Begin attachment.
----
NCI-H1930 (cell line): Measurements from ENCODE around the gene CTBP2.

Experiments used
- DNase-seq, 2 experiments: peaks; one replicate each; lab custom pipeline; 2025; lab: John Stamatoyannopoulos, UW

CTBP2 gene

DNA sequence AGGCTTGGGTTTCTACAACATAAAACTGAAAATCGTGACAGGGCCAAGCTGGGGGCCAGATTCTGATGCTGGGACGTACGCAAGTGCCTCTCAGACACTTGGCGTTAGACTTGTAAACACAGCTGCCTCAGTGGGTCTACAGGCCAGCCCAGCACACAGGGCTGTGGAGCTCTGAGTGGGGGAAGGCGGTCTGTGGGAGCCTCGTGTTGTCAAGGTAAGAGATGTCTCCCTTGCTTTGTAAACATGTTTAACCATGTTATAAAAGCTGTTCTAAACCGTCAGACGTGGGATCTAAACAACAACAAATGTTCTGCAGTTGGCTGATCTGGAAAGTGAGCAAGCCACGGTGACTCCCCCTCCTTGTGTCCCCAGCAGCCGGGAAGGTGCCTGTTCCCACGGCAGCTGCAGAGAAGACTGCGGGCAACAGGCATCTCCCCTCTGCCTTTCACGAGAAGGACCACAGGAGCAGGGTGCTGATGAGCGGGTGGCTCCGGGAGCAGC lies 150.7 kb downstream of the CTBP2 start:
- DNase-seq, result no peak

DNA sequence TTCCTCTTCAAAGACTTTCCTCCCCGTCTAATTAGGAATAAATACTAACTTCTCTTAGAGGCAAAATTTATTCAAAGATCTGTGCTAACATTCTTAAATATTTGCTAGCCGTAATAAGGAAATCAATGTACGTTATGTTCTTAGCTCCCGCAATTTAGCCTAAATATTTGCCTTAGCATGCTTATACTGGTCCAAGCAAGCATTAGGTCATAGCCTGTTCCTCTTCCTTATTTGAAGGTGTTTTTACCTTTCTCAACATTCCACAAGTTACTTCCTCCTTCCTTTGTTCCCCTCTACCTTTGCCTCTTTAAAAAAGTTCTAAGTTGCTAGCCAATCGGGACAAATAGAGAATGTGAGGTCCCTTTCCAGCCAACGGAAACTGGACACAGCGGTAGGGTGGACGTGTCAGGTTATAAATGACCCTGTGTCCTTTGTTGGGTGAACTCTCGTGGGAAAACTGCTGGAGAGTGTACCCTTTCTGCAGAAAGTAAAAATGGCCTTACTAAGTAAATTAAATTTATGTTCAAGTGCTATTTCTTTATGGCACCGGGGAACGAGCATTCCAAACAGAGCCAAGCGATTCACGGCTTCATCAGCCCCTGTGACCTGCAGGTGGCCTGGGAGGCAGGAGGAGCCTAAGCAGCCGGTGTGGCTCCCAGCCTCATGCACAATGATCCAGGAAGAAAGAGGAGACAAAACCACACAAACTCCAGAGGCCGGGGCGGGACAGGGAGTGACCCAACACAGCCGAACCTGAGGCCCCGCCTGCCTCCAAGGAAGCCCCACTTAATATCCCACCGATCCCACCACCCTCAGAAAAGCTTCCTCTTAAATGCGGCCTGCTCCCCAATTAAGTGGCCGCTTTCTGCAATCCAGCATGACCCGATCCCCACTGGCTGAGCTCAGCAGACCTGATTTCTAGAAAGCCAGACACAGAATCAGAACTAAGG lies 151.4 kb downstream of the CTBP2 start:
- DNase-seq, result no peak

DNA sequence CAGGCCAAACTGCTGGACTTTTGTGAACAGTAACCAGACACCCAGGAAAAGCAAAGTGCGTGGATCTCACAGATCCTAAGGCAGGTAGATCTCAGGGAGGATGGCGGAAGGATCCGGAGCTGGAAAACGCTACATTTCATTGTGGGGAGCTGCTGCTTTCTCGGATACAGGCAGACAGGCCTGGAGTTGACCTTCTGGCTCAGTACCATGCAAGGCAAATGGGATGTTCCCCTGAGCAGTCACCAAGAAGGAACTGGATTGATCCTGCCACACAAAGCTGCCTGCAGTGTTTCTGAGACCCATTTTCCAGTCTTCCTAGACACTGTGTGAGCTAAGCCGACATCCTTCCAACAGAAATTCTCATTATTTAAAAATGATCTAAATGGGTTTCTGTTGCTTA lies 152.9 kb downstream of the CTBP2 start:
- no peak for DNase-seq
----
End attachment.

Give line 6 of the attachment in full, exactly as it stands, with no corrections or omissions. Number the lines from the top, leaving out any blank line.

- DNase-seq, result no peak